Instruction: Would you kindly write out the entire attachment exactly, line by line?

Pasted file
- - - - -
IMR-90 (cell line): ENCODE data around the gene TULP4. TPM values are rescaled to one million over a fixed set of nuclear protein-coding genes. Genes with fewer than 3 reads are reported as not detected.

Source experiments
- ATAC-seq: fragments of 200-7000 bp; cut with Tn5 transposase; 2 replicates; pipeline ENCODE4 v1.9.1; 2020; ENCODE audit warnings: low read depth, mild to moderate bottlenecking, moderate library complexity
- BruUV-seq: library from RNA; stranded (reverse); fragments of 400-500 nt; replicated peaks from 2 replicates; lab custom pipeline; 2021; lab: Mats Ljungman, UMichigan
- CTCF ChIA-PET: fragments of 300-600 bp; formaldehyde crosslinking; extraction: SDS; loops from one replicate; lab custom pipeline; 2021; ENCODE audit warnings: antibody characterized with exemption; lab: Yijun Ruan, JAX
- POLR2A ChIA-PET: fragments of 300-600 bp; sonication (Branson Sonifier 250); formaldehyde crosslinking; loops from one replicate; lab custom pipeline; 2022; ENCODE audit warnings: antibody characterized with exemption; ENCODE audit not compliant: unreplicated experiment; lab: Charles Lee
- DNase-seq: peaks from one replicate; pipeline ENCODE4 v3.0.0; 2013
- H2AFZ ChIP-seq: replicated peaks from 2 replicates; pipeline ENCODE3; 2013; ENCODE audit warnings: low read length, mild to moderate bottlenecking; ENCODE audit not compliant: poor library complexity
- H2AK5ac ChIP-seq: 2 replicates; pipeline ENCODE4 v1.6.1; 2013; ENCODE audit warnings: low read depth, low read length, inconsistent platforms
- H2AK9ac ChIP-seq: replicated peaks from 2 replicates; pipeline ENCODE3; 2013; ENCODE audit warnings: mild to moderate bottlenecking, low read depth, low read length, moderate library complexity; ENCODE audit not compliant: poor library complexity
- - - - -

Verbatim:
IMR-90 (cell line): ENCODE data around the gene TULP4. TPM values are rescaled to one million over a fixed set of nuclear protein-coding genes. Genes with fewer than 3 reads are reported as not detected.

Source experiments
- ATAC-seq: fragments of 200-7000 bp; cut with Tn5 transposase; 2 replicates; pipeline ENCODE4 v1.9.1; 2020; ENCODE audit warnings: low read depth, mild to moderate bottlenecking, moderate library complexity
- BruUV-seq: library from RNA; stranded (reverse); fragments of 400-500 nt; replicated peaks from 2 replicates; lab custom pipeline; 2021; lab: Mats Ljungman, UMichigan
- CTCF ChIA-PET: fragments of 300-600 bp; formaldehyde crosslinking; extraction: SDS; loops from one replicate; lab custom pipeline; 2021; ENCODE audit warnings: antibody characterized with exemption; lab: Yijun Ruan, JAX
- POLR2A ChIA-PET: fragments of 300-600 bp; sonication (Branson Sonifier 250); formaldehyde crosslinking; loops from one replicate; lab custom pipeline; 2022; ENCODE audit warnings: antibody characterized with exemption; ENCODE audit not compliant: unreplicated experiment; lab: Charles Lee
- DNase-seq: peaks from one replicate; pipeline ENCODE4 v3.0.0; 2013
- H2AFZ ChIP-seq: replicated peaks from 2 replicates; pipeline ENCODE3; 2013; ENCODE audit warnings: low read length, mild to moderate bottlenecking; ENCODE audit not compliant: poor library complexity
- H2AK5ac ChIP-seq: 2 replicates; pipeline ENCODE4 v1.6.1; 2013; ENCODE audit warnings: low read depth, low read length, inconsistent platforms
- H2AK9ac ChIP-seq: replicated peaks from 2 replicates; pipeline ENCODE3; 2013; ENCODE audit warnings: mild to moderate bottlenecking, low read depth, low read length, moderate library complexity; ENCODE audit not compliant: poor library complexity